Mark 5:19 – Be a witness first to our family, friends, or people?

A continuation of a further look at Mark 5:19 on the man who was exercised of a legion of demons and had them cast into a heard of pigs (swine). Did Jesus tell the healed man to return and give witness of Jesus Christ to his family, friends, or to his own people?

Mark 5:19 says: “But Jesus would not let him. Instead, he told him, “Go back home to your family and tell them how much the Lord has done for you and how kind he has been to you.” (Good News)

NLT, Amplified, Douay-Rheims:  uses “family
NIV, ESV/RSV/NRSV, N/KJV: uses “friends
CEB, CSB, NJB, NET: uses “your [own] people

Which is correct? One biblical commentary states: “Jesus refused the man permission to accompany him, but instructed him to return to the circle of family [Mark’s phrase τοὺς σούς may well include a circle wider than the man’s family, but there can be no doubt that the family was at the center of that circle.”  (William L. Lane, NICNT).

Another states: “To your people” (πρὸς τοὺς σούς), unique to the NT, has been taken narrowly by some to mean “your family” … But most take this to refer more broadly to “the people of your area” (R.A. Guelich, Word/ WBC).

In terms of biblical theology, either interpretation would not have any implications; but it would in terms of evangelism.  Do we go and bring our witness of Christ to our family first, or friends first, or our own ethnic people?  Obviously, we should evangelize everyone, but if I were this man healed of demon possession, I would want to tell my family first, then everyone else.

Broken relationships and demon possession

In Mark ch. 5, Jesus cast out a legion of demons and allowed them to enter violently into a heard of pigs.  After he was freed from demons, Jesus told him:

Go back home to your family and tell them how much the Lord has done for you and how kind he has been to you (Mk. 5:19, GNT).

Some believe this man formerly had a broken relationship with his family, people, or friends and his bitterness, anger and brokenness became a key to an open doorway that led to demonic possession.  Can broken relationships cause a spiritual disorder in people?  Not necessarily, but I believe it potentially can.  When people experience deep distress and trauma due to broken relationships, bitterness, anger, depression, etc., can take over their lives. If they do not deal with their brokenness, it can become a doorway for the evil one to enter in, resulting in demonic depression, oppression or even eventually possession. We don’t talk much about demonic possession much in church today. As Christians, we desire God’s will for unity in the Church, in our communities, in our families, and in our relationships.  The devil aims to cause disruption, dissensions, disunity, and will go as far to cause hate, if possible.  We pray against this spiritual darkness pray for the peace of Christ to bring harmony and love.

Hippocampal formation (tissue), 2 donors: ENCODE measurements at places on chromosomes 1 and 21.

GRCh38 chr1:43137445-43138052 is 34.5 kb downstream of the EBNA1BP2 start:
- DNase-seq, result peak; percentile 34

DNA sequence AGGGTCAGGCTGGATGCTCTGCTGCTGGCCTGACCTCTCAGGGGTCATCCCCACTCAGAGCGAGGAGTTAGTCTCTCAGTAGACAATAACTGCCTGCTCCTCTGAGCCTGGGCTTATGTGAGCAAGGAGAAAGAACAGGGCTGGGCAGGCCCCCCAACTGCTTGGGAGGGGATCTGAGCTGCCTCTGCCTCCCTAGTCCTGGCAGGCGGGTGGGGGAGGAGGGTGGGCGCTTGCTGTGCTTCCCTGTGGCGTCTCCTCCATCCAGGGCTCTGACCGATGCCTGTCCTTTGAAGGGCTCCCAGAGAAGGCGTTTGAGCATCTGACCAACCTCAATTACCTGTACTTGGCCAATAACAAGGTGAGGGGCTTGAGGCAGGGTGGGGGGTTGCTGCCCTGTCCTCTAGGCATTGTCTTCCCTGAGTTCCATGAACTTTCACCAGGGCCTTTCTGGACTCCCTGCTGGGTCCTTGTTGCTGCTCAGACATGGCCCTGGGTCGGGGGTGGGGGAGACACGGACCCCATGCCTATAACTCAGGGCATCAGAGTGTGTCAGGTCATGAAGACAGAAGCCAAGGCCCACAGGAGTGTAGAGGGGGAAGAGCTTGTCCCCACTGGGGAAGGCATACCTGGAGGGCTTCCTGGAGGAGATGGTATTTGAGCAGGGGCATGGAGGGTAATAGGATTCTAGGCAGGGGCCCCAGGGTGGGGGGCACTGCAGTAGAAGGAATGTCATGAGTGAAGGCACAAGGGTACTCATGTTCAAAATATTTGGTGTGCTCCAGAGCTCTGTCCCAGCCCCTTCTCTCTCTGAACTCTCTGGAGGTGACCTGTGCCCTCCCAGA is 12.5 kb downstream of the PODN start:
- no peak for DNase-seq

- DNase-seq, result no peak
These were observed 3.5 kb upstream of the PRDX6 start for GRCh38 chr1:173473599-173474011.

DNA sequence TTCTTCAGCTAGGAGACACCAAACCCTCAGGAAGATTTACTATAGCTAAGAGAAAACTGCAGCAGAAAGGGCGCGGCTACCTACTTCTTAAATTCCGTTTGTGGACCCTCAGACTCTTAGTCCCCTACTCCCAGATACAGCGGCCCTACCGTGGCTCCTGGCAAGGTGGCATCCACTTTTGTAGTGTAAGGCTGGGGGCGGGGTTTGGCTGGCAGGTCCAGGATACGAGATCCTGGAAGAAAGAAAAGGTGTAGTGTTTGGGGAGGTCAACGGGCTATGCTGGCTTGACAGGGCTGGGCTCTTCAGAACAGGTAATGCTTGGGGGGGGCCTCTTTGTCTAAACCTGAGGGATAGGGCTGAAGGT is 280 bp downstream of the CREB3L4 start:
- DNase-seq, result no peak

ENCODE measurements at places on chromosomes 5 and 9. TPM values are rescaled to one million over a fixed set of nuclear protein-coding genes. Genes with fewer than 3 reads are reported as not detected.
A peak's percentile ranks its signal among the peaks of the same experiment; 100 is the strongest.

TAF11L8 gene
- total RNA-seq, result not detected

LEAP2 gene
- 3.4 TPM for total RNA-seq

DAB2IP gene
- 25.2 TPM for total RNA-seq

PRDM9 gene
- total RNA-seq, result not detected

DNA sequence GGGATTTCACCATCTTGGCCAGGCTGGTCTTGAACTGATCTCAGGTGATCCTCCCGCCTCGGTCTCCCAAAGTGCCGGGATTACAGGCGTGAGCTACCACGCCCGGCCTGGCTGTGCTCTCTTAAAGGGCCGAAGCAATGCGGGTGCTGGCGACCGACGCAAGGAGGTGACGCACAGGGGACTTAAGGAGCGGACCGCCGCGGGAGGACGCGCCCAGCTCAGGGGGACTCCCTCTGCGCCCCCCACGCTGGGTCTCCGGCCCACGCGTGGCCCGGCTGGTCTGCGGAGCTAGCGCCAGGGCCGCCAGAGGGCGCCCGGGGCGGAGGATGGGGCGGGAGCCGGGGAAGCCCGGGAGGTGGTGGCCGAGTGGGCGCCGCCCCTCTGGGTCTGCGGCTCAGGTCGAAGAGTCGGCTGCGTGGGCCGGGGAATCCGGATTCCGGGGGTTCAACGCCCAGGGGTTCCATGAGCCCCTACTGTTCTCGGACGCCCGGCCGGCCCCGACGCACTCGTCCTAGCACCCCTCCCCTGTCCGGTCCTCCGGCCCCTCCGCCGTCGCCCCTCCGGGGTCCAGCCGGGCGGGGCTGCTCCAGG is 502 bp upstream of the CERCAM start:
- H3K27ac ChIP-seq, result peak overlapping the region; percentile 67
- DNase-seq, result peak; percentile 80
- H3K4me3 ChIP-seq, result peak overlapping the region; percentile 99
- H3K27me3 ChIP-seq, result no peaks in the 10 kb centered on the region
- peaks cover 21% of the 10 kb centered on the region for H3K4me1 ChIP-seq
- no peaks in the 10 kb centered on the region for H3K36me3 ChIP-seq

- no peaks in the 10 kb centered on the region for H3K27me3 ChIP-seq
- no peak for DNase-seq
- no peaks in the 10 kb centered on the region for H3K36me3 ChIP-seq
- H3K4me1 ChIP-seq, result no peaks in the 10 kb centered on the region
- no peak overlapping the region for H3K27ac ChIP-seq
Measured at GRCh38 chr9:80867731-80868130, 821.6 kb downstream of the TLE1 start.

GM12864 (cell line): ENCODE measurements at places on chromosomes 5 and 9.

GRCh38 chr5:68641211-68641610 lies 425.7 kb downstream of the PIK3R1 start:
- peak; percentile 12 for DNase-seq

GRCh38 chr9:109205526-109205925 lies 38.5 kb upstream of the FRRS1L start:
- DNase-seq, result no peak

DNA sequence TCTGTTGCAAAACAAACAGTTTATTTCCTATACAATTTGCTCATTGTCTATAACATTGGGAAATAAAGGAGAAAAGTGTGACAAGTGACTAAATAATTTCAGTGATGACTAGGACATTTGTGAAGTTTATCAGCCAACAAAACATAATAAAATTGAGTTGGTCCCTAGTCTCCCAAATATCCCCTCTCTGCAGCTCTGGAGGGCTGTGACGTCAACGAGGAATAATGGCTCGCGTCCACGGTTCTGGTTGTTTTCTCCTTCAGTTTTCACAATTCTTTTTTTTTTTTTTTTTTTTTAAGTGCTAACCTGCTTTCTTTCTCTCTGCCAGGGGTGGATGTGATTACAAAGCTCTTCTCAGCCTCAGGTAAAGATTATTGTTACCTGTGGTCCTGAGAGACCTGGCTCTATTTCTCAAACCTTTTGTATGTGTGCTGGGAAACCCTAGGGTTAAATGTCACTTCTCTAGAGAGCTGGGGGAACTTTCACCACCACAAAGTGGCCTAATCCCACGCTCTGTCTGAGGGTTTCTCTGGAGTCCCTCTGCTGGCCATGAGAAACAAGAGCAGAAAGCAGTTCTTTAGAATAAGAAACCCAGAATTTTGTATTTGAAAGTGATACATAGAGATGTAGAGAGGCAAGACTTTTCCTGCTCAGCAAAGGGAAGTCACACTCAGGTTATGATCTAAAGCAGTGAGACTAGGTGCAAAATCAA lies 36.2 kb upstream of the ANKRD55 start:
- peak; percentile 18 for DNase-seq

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I recently watched this on YouTube: A Roman Catholic priest and an experienced and knowledgable exorcist, Fr. Vince Lampert, said the man in Mark 5:19 resulted because he had a broken family relationship that enabled the devil into his life.  It’s a very interesting and educational presentation on casting out demons. Stuff we rarely hear about in the Church today.

First Lady prays the Lord’s Prayer at Trump Rally

It was great to see First Lady, Melania Trump, pray the Lord’s Prayer at this Saturday’s huge rally in Melbourne, Florida. Good to see. Jesus said we ought to be salt and light and not let the light be hidden under a bushel basket.  May the light of Christ, and his good news, shine brightly and overcome darkness. [forward to 37min]

Eating the Bread of Life and drinking his blood

bread-cup What is “bread of life” and flesh and blood in John 6.  This can be confusing to many Christians.  It is why Christians have differences in understanding Lord’s Supper, Holy Communion or the Eucharist.  The theology of the Catholic and Orthodox churches take a literal understanding of “bread of life,” and eating and drinking Jesus’ flesh and blood.  The theology of most Protestant and Evangelical churches take a symbolic and metaphorical approach to understanding the eating and drinking Jesus’ flesh and blood.  As an Evangelical Protestant, I hold to it being symbolic.  Why? “Remain in me, and I in you” is referenced both in the contexts of Jesus being the “bread of life“, body and blood (Jn. 6:56), and also as the vine (Jn. 15:5). This commonality may be an indication that Jesus was speaking metaphorically in both instances because in the case of Jesus being the vine, there is no biblical linkage to a sacramental practice.

chalice-breadSome of my Christians friends believe the real presence of Christ is manifested in the Eucharist; and some friends see the Lord’s Supper as simply a memorial.  Struggling through this issue is not so simple.  In some cases, as a Christian, I read things literally, and in some cases, I like to read things metaphorically.  Let’s face it, we do pick and choose.

Note: Jesus claimed to be the bread of life four times in vv. 35, 48, 51, 58.
-ref. eating his flesh seven times in vv. 51, 53, 54, 55, 56, 57, 58.
-ref. drinking his blood five times in vv. 53, 54, 55, 56, 57.